That is why we also ask ourselves the following question: Why a progressive region like Zulia, lover of work, trade, development and well-being, and that has everything in terms of climate, geography and population, that is, natural resources and Humans, lies crushed, poor and defenseless, under the enslaving and impoverishing yoke of a suffocating system such as Socialism? Because the fight against nationalization and centralization was misdirected. They aimed at «decentralization», that is, decentralizing statism without changing the system. Impossible. Decentralized statism is utopian. Statism and Socialism cannot be federalist. Without Capitalism there is no federalism. That is why what should be aimed at is Autonomy. Historical free market experiences have not been centralist or statist. All have been autonomists.
We have to insert Venezuela into the First World. Create Special Economic Zones of Free Market in several regions, with high technological development, this will offer opportunities to Venezuelan Start Up, through the union between private companies, who know the basic needs of society, the universities forging resources, the investors and entrepreneurs.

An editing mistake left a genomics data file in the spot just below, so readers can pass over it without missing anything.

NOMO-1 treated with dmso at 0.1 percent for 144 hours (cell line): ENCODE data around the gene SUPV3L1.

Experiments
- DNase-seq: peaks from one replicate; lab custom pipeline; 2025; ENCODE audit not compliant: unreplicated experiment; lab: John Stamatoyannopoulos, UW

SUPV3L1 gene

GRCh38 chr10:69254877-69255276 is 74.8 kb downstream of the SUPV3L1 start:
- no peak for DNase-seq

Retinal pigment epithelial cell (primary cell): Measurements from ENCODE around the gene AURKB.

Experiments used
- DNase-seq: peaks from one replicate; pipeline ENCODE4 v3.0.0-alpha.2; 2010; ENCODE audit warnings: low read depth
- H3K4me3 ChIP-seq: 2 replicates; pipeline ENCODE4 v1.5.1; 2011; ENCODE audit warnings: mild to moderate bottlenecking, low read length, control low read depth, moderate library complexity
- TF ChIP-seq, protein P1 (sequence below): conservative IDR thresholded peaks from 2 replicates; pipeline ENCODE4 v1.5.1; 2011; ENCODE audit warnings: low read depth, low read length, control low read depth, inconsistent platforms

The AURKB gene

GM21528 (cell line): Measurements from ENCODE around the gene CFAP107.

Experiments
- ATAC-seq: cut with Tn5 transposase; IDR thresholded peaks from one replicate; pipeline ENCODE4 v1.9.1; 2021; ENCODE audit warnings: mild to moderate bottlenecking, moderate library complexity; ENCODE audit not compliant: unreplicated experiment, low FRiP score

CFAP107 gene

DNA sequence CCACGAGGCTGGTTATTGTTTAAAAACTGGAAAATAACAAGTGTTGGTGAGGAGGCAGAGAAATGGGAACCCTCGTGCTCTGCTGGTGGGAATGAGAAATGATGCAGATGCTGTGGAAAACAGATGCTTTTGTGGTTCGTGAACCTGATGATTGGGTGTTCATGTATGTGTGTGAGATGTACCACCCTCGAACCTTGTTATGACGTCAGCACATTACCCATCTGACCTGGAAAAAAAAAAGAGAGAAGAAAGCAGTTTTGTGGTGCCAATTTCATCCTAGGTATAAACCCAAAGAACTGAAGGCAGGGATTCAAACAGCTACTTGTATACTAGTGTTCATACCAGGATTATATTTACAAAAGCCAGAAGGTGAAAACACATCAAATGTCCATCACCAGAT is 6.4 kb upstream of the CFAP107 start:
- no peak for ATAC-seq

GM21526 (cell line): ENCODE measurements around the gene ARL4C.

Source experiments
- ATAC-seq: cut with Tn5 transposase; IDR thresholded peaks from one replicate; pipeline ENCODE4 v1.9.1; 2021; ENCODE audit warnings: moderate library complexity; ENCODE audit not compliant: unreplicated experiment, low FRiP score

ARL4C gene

The path to true liberation is a Government Program that changes the system for the better. That program has to be Capitalist and first world.
A program that manages to destatize Venezuelan society and build a Free Market economy
Nestor Suarez: Economist – Msc and Phd in Economics.